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SeaWorld says it will end shows, killer whale breeding program (w/video)

An orca whale performs during an One Ocean show in October at SeaWorld San Diego. [San Diego Union-Tribune/TNS (2015)]
Published Mar. 17, 2016

After years of pressure and sagging attendance, SeaWorld is moving away from Shamu and its signature killer whales.

In a stunning reversal of a long-held business model, SeaWorld executives announced Thursday that the park is ending its practice of killer whale breeding and theatrical shows.

"Society is changing and we're changing with it," said CEO Joel Manby in a news conference Thursday morning alongside the head of the Humane Society.

The changes won't be felt in Florida until 2019, the company said. They will start in the San Diego park next year, followed by San Antonio and then Orlando. The current population of 29 killer whales at four parks, including the pregnant Takara, will live out their lives at SeaWorld. It could be decades before the last orca is gone.

The old-fashioned killer whale performances may feel as out of date as shag rugs and lava lamps to some guests. But there was also a darker undertone leading to the decision.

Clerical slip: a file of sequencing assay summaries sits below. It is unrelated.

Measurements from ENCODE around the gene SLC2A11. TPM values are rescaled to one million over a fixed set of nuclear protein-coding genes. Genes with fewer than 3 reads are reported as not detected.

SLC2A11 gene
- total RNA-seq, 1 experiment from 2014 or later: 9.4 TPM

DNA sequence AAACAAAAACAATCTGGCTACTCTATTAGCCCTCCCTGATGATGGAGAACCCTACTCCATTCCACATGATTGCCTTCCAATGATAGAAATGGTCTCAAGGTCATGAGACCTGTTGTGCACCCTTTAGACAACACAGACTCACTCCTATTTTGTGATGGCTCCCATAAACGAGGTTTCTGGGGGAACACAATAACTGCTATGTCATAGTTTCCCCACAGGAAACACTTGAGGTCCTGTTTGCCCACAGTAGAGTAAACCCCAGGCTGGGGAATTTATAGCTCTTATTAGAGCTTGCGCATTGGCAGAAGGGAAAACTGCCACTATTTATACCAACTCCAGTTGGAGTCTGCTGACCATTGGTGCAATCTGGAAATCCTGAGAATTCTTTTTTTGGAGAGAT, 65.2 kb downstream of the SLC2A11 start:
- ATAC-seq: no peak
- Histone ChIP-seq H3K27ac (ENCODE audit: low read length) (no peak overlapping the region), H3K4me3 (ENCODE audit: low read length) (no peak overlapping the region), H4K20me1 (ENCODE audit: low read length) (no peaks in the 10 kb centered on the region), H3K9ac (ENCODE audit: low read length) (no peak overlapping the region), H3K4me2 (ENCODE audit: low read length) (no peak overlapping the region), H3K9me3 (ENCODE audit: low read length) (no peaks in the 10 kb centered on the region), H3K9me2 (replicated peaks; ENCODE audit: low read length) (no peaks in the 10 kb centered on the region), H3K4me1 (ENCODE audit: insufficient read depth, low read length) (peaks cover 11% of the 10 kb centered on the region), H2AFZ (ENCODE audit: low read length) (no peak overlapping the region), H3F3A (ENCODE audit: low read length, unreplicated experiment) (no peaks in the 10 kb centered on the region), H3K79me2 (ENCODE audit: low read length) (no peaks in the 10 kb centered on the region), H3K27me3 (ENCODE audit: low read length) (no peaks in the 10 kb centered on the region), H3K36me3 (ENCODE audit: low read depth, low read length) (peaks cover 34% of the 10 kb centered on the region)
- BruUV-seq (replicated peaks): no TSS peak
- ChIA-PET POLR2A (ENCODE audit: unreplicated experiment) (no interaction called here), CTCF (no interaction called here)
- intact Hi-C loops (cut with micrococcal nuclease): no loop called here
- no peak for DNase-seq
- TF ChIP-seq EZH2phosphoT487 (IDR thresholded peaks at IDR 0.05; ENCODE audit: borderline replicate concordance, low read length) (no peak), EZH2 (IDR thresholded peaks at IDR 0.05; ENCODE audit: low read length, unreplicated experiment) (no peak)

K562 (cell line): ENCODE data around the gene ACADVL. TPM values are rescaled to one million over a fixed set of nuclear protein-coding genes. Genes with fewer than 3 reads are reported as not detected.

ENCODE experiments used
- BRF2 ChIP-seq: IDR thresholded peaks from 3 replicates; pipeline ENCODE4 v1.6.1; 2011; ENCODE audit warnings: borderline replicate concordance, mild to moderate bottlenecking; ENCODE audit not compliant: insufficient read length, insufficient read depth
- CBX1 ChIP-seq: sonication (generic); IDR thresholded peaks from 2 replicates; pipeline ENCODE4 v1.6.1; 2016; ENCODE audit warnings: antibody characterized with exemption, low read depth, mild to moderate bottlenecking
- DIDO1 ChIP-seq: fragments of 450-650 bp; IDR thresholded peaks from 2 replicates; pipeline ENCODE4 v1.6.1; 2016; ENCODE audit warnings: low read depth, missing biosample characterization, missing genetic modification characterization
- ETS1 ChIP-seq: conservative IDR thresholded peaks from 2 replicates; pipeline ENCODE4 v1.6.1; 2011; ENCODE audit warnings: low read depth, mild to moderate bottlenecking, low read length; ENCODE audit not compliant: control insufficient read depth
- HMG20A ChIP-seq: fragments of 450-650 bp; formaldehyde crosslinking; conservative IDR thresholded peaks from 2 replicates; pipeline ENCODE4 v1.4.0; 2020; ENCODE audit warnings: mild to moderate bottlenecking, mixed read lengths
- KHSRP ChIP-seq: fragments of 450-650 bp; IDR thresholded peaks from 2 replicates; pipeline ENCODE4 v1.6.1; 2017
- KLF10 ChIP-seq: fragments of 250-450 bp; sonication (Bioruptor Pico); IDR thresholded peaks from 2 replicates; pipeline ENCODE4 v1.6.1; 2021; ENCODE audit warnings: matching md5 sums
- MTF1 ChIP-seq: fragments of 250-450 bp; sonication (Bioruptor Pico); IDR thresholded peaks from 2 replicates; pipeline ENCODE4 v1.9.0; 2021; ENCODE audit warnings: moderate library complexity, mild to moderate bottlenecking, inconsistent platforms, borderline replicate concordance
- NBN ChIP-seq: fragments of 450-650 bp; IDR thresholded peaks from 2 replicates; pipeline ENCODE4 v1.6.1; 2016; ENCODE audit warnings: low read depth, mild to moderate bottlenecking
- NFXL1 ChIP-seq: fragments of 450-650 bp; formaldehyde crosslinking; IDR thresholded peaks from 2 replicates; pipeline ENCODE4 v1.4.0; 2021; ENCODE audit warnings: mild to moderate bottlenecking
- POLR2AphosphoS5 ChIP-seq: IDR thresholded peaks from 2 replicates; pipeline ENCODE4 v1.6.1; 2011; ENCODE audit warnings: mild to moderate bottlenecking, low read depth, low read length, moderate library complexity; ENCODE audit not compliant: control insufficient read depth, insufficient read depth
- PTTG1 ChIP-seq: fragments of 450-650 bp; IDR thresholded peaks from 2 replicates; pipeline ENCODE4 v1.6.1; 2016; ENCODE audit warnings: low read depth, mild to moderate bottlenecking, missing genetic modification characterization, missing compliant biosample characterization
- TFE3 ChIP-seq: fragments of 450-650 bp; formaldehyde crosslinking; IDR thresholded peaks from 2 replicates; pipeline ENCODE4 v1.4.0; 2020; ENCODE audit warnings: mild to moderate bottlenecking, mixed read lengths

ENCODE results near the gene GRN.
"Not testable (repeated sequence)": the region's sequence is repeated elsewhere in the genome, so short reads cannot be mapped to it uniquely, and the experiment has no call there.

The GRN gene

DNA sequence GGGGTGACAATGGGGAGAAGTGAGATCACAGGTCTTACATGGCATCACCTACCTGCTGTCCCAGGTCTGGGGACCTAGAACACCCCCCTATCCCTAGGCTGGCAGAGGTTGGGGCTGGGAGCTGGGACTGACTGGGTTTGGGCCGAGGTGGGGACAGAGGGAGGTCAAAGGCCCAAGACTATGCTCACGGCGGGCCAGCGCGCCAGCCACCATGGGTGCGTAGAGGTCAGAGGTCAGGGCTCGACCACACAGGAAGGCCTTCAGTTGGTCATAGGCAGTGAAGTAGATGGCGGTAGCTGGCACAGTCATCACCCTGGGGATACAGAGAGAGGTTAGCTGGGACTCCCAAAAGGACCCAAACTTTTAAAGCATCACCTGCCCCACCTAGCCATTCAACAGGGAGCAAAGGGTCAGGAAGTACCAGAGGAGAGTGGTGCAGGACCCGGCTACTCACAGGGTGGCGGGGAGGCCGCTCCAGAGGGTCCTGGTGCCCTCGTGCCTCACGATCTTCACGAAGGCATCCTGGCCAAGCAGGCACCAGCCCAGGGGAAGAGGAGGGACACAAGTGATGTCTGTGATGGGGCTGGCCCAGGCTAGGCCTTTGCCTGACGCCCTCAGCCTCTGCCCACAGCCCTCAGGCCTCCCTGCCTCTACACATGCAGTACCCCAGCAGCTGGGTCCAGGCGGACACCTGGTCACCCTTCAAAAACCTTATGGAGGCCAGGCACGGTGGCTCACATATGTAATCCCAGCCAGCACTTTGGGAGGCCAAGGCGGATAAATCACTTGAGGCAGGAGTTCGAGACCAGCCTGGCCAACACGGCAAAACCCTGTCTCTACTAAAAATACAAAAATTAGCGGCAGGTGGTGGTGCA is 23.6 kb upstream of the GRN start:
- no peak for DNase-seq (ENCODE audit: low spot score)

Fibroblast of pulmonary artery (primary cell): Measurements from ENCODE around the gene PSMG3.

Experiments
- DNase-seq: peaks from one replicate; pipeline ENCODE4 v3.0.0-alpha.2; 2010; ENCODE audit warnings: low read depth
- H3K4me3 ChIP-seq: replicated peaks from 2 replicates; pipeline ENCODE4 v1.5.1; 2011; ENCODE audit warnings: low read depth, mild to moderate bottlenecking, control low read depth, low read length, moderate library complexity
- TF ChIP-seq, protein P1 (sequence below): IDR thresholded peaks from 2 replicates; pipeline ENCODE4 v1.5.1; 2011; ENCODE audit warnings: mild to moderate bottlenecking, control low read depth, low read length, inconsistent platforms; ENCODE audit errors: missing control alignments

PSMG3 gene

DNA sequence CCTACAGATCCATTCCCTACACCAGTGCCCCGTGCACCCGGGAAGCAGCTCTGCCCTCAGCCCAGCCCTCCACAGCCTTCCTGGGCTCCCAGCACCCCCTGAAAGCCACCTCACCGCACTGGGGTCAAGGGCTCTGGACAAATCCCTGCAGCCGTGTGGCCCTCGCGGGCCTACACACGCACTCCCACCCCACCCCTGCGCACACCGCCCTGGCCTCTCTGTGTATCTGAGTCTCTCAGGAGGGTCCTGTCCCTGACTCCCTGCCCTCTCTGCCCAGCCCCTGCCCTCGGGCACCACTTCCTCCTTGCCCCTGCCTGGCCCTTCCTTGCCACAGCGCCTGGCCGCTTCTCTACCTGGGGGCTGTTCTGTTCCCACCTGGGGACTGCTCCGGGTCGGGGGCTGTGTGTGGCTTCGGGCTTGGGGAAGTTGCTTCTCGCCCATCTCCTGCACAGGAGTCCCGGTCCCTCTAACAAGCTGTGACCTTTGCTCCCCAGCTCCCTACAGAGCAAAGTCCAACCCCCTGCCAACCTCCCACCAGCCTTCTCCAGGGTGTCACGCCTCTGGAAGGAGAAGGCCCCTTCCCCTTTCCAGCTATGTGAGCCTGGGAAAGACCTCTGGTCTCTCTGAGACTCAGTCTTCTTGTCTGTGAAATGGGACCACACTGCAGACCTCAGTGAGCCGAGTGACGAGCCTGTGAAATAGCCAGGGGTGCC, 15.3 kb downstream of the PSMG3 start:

In Orlando in 2012, a killer whale named Tilikum grabbed trainer Dawn Brancheau after a "Dine with Shamu" show. The whale pulled her into the pool, killing her. The death was the center of the 2013 documentary Blackfish, which showed that Tilikum was also involved in the deaths of two other people. Filmmakers questioned whether such animals should ever be captive.

Tilikum is now very sick. He has been at SeaWorld Orlando for 23 years.

PREVIOUS COVERAGE: SeaWorld says killer whale Tilikum is seriously ill

SeaWorld has struggled financially since backlash from Blackfish sunk the company's attendance and stock price. It lost sponsorships and even saw a series of concert cancellations in 2014 at SeaWorld and sister park Busch Gardens in Tampa. Musicians like Pat Benatar and the Beach Boys who were outraged by Blackfish pulled out of their commitments.

SeaWorld isn't the only entertainment company feeling pressure over animal welfare.

The Ringling Bros. and Barnum & Bailey Circus, headquartered in Ellenton, announced last year that it would no longer battle local laws that ban tools like bull hooks used to manage the elephants. The circus plans to move all 13 elephants to a conservation center in Florida in May, a year and a half sooner than first anticipated.

"You can't find an animal act in Vegas anymore," said Wayne Pacelle, president and CEO of the Humane Society, who appeared alongside Manby Thursday. He called the orca breeding decision a "game-changing commitment."

VIDEO: SeaWorld stops breeding orcas

SeaWorld's change in direction was brought about by Manby, who took over at SeaWorld Entertainment one year ago. In November, he revealed a turnaround plan for SeaWorld that included phasing out theatrical shows in San Diego only, where the controversy has been most heated.